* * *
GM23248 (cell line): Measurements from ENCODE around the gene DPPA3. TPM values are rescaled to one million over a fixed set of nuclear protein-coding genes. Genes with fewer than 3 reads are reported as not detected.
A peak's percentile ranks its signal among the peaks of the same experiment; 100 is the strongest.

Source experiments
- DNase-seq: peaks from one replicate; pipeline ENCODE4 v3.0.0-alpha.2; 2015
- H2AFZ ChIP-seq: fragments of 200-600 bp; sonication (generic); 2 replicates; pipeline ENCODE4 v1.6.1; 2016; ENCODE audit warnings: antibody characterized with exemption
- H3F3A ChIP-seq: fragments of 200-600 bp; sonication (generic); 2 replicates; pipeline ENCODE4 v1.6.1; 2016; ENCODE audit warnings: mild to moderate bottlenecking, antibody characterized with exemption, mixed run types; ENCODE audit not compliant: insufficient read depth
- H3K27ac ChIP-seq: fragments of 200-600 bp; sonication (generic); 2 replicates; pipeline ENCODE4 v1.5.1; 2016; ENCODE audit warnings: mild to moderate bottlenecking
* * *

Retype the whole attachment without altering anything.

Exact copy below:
GM23248 (cell line): Measurements from ENCODE around the gene DPPA3. TPM values are rescaled to one million over a fixed set of nuclear protein-coding genes. Genes with fewer than 3 reads are reported as not detected.
A peak's percentile ranks its signal among the peaks of the same experiment; 100 is the strongest.

Source experiments
- DNase-seq: peaks from one replicate; pipeline ENCODE4 v3.0.0-alpha.2; 2015
- H2AFZ ChIP-seq: fragments of 200-600 bp; sonication (generic); 2 replicates; pipeline ENCODE4 v1.6.1; 2016; ENCODE audit warnings: antibody characterized with exemption
- H3F3A ChIP-seq: fragments of 200-600 bp; sonication (generic); 2 replicates; pipeline ENCODE4 v1.6.1; 2016; ENCODE audit warnings: mild to moderate bottlenecking, antibody characterized with exemption, mixed run types; ENCODE audit not compliant: insufficient read depth
- H3K27ac ChIP-seq: fragments of 200-600 bp; sonication (generic); 2 replicates; pipeline ENCODE4 v1.5.1; 2016; ENCODE audit warnings: mild to moderate bottlenecking